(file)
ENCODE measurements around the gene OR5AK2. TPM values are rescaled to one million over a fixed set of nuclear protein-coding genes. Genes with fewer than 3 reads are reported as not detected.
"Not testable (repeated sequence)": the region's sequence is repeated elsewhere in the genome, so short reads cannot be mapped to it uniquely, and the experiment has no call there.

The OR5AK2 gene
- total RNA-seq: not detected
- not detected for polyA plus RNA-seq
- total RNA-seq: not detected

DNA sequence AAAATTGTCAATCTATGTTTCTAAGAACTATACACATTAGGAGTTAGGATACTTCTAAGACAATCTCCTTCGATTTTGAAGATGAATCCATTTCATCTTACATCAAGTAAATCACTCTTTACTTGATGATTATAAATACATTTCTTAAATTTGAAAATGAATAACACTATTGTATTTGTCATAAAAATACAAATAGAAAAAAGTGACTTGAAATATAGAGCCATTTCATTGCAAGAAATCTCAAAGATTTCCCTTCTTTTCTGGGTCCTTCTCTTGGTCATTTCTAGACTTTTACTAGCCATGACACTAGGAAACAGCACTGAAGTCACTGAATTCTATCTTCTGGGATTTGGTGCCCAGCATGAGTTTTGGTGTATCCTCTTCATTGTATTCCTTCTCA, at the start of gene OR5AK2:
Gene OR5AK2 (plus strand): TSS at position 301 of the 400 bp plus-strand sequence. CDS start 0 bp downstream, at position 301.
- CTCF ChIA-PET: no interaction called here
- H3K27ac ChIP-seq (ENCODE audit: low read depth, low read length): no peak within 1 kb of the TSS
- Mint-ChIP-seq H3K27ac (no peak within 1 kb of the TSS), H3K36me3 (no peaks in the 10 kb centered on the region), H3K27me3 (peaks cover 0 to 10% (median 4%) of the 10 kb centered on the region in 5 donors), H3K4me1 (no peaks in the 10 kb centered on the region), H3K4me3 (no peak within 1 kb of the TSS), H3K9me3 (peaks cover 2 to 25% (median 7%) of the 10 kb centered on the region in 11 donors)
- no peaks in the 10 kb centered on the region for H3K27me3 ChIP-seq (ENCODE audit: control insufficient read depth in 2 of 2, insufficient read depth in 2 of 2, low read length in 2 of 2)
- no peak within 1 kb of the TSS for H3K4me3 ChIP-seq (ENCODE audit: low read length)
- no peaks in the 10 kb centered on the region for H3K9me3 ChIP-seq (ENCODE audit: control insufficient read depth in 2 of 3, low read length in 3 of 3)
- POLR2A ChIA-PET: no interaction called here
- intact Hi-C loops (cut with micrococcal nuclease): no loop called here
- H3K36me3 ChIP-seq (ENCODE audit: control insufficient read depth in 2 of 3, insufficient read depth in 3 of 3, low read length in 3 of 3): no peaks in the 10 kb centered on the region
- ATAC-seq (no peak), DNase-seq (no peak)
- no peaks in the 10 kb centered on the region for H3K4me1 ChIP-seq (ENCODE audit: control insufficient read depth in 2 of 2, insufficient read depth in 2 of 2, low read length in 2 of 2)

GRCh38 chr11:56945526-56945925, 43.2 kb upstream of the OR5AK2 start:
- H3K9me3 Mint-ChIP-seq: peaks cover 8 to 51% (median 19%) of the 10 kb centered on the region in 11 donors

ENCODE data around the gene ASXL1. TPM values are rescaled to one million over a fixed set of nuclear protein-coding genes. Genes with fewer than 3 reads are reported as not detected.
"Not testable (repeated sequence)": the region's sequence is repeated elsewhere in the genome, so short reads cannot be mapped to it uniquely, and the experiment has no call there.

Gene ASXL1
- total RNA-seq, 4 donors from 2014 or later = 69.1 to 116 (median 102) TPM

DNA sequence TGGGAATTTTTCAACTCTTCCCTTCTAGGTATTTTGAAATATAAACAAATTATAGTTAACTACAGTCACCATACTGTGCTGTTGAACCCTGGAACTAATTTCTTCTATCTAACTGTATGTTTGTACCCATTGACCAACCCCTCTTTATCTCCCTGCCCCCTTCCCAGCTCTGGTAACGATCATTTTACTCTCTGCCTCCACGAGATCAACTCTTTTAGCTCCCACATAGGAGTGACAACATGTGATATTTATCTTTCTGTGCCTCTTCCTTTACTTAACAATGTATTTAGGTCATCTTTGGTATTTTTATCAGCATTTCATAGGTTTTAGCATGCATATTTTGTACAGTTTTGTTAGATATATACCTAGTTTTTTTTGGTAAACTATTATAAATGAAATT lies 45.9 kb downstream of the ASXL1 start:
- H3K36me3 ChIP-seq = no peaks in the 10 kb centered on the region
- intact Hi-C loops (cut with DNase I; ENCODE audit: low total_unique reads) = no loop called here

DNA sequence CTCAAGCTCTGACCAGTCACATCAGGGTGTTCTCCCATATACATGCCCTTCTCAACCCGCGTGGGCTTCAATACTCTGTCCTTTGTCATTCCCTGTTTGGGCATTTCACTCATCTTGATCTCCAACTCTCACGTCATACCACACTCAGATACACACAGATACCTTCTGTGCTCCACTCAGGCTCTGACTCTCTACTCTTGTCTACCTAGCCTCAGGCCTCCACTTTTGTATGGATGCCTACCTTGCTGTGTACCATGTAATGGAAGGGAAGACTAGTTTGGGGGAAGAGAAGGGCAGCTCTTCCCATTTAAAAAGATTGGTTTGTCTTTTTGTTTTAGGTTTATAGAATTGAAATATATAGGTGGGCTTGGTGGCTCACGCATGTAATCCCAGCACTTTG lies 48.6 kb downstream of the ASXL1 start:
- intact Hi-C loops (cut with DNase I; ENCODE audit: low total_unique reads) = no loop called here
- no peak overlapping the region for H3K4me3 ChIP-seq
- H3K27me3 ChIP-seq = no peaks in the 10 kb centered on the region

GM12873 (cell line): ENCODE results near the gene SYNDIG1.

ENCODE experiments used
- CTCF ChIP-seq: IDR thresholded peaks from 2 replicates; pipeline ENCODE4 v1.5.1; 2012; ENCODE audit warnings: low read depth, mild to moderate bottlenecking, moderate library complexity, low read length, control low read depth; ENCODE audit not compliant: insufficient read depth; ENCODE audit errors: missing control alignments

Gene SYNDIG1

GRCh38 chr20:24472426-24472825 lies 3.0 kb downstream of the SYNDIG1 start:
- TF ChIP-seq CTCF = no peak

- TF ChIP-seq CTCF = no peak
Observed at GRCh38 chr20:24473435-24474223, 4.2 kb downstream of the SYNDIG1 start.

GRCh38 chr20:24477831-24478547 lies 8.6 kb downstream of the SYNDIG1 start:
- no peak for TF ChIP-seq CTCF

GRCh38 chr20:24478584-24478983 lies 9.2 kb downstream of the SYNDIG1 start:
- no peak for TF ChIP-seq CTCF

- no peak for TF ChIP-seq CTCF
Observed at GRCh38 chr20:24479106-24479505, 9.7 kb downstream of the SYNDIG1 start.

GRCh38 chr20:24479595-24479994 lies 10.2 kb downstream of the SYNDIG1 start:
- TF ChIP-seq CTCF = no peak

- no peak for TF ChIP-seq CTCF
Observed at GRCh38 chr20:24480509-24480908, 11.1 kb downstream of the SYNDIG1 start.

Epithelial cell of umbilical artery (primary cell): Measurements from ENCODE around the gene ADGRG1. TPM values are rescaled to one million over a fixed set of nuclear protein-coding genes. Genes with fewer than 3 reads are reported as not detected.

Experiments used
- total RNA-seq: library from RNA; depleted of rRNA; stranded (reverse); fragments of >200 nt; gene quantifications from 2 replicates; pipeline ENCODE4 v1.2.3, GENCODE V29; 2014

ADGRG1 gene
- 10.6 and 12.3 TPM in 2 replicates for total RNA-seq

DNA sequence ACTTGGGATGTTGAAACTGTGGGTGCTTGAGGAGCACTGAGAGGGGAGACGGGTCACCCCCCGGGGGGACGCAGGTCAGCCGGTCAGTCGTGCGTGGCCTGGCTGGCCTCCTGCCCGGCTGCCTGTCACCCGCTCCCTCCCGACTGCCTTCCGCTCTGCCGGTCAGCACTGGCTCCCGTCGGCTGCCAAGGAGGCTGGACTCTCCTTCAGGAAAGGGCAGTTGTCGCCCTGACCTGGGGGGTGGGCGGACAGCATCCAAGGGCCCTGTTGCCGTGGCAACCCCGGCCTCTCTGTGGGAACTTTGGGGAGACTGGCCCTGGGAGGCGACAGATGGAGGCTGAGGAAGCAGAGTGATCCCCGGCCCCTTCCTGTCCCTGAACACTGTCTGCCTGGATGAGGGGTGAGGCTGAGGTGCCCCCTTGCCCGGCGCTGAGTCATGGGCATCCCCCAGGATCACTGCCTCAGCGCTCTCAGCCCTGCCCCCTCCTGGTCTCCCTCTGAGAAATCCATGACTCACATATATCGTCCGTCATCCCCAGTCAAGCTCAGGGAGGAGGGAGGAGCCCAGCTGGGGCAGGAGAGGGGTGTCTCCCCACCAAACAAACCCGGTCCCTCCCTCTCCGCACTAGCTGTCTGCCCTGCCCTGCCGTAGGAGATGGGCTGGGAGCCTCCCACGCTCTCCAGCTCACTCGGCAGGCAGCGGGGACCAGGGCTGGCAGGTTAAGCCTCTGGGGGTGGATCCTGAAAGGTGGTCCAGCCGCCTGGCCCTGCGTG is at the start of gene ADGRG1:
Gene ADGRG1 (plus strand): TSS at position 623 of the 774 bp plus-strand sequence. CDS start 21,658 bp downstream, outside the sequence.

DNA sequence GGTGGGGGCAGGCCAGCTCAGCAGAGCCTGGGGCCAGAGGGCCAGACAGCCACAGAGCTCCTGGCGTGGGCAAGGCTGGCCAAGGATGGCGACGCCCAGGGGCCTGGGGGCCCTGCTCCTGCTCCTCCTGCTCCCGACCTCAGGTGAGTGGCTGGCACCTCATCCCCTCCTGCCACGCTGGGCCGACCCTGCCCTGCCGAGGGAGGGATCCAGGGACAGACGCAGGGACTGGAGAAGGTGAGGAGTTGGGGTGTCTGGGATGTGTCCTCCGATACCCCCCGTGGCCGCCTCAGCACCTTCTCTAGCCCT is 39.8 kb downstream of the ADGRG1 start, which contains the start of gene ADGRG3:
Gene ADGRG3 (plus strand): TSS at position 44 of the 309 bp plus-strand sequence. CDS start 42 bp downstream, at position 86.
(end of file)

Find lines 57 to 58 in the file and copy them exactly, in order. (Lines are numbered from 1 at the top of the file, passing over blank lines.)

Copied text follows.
Gene ADGRG1 (plus strand): TSS at position 623 of the 774 bp plus-strand sequence. CDS start 21,658 bp downstream, outside the sequence.

DNA sequence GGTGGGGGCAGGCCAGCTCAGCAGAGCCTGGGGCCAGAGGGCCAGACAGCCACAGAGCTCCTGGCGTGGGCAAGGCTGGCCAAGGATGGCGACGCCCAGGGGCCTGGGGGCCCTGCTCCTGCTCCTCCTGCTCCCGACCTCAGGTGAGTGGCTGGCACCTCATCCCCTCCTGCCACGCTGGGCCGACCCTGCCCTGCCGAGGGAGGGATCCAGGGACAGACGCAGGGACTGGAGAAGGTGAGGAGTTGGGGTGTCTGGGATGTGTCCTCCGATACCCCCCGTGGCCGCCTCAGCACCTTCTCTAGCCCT is 39.8 kb downstream of the ADGRG1 start, which contains the start of gene ADGRG3: